Planning seminar: the highlights from a fascinating day

A growing issue: how do you respond to applications for solar farms? (pic Low Carbon)

Andrew Wood, former CPRE planner, returned to his former haunts (spiritually if not geographically) when he led a workshop in Chelmsford entitled How the planning system works, and how to influence it.
Held at the Essex Record Office Conference Centre, Chelmsford, on Friday, May 19, the workshop proved an undoubted success as everyone present got fully involved and clearly found it useful.

The morning session was devoted to policy:

  • How the planning system works
  • What is planning for?
  • Understanding and assessing planning policies
  • Local case study

After lunch it was time to look at influencing planning applications:

  • How different types of policy shape a planning decision
  • Impact, mitigation and net gain
  • Local case study

We were split into groups of four to set three real-life planning applications (we were only told their outcomes later) against planning policies. These were an application for a drive-through fast-food outlet, dental surgery and flats in a disused police station in a deprived area; another for a solar farm in an attractive rural landscape; and the third for 300 homes to replace a derelict factory in the Sheffield Green Belt.
Doubtless everyone would have taken their own standouts, but among them was the fact that a planning application should only be refused if acceptability issues can’t be resolved by conditions.
Also, at each stage of a consultation process, participants’ room for manoeuvre is reduced (by the time of a Local Plan’s Main Modifications, for example, you’re down to the final minutiae).
And of course the importance of checking Local Plans for relevant policies and, as ever, the National Planning Policy Framework was stressed. These need to be quoted in responses to help give decision-makers the information they need.
As an amusing (or not!) aside, Andrew referred to the nebulous if ostensibly harmless wording of the consultation document for the proposed Tendring Colchester Borders Garden Community… “I can’t see any value in this policy document,” he said ever so drolly.
After enthusiastic chomping on sandwiches and sausage rolls, we used the planning application to Epping Forest District Council for a 68-hectare solar farm in the Green Belt between Roydon and Harlow as a case study in how to formulate a response.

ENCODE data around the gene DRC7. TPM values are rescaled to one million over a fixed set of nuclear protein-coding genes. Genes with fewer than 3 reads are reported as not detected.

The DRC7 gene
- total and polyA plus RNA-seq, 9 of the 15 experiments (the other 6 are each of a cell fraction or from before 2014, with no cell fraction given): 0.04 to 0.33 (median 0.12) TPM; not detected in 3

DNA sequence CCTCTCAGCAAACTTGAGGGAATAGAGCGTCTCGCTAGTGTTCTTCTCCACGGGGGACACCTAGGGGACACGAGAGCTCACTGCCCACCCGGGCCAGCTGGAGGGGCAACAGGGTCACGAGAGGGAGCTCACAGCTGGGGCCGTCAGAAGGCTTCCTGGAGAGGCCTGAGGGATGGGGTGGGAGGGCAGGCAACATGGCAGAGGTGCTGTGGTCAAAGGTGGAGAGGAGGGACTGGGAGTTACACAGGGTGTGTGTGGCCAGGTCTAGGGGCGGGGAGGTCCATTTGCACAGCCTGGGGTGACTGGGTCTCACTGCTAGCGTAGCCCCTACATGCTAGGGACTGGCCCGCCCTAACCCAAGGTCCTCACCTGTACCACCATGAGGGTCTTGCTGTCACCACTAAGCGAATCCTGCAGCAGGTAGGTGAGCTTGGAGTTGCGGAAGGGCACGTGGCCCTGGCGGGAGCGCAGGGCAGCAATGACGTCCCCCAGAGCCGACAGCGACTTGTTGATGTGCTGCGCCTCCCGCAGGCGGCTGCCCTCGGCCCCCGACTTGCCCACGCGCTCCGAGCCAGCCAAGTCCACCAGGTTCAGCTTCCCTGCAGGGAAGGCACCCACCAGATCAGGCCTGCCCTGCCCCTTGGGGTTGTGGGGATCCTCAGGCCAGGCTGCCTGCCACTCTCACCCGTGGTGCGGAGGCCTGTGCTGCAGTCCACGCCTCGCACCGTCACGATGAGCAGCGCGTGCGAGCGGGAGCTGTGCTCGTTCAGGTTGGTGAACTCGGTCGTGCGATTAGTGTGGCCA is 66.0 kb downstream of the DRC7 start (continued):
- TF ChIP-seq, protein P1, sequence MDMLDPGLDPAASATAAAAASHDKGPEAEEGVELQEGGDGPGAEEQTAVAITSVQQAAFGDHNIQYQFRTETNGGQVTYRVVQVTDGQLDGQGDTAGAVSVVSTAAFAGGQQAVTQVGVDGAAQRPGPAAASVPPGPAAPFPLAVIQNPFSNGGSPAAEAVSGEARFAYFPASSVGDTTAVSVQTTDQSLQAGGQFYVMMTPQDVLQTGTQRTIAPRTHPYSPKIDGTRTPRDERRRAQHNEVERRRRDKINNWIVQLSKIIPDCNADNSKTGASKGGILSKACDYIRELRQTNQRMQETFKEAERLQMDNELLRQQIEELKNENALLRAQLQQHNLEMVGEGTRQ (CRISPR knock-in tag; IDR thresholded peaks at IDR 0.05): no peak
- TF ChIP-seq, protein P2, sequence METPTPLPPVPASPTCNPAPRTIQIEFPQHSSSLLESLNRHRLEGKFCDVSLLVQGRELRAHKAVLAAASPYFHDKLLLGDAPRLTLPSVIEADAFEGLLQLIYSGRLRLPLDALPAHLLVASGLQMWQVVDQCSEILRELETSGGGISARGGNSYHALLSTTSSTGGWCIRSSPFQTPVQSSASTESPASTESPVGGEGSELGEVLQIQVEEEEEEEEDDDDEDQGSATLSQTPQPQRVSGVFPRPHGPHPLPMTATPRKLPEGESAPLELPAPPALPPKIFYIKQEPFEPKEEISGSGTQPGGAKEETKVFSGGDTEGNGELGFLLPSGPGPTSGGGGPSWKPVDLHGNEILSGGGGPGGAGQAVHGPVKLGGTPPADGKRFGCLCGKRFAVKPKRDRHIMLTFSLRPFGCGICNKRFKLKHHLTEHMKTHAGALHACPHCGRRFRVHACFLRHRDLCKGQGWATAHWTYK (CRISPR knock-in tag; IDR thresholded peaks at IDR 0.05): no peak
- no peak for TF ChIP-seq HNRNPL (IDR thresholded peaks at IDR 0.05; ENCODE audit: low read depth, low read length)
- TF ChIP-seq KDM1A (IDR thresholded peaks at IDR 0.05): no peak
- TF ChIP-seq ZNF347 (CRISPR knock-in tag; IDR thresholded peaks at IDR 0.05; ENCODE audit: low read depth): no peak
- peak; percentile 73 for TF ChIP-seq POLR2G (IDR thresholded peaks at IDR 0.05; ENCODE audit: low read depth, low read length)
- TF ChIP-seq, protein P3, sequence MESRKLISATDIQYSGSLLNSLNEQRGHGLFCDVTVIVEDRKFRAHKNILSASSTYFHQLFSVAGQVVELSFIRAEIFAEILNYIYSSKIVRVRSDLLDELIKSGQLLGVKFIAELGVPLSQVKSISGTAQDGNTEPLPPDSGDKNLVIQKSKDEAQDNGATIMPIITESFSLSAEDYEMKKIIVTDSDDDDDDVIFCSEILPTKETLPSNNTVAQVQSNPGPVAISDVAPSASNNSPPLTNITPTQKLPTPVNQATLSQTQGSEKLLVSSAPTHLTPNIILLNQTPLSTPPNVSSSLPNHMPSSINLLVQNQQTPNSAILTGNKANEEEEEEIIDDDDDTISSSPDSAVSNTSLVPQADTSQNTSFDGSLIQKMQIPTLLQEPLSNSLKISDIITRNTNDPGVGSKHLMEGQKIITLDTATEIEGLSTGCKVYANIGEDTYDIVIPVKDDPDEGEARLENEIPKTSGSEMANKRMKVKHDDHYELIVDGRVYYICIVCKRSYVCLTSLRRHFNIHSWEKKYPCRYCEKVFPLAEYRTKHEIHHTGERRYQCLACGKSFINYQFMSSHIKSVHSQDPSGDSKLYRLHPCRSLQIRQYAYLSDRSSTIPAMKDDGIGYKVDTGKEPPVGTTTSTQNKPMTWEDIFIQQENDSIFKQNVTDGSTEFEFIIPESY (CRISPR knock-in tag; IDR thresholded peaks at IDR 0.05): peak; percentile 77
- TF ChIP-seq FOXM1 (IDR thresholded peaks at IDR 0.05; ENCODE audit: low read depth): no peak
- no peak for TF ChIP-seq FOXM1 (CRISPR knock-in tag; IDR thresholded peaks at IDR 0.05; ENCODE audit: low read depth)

Elements relating to the proposal include:

  • It has a stated output of 49.9MW output (conveniently just within the 50MW threshold at which it would be treated as a Nationally Significant Infrastructure Project)
  • It has a stated lifespan of 40 years, after which point it will be returned to agricultural land (currently listed as a mix of Grade 2 and 3b arable)
  • A package of landscape and biodiversity measures has been included
  • The solar farm would be grazed by sheep between the panels (they are usually grazed on Grade 5 land). There were two ways of looking at this: firstly, sheep-farming would re-energise the land, but, alternatively, why graze sheep on land that could produce crops?
  • It is on slightly north-facing ground

Andrew bid us look at what the Epping Forest Local Plan told us. The premier constraint is the site’s location in the Green Belt, while it would cover much of the land between Roydon and Harlow Business Park. Unusually, much of the site is an open-area conservation area – most conservation areas are in towns – but a combination of the proposed solar farm and Water Lane Strategic Masterplan Area would result in the Harlow Green Belt boundaries being moved.
The applicant said that rights of way would be maintained and planted with hedgerows, while grassland habitats would be extended and the World’s End woodland retained should the proposal proceed.
We were asked to think about “motivated reasoning” – how would advocates and opponents of the proposal react differently to the landscape interventions?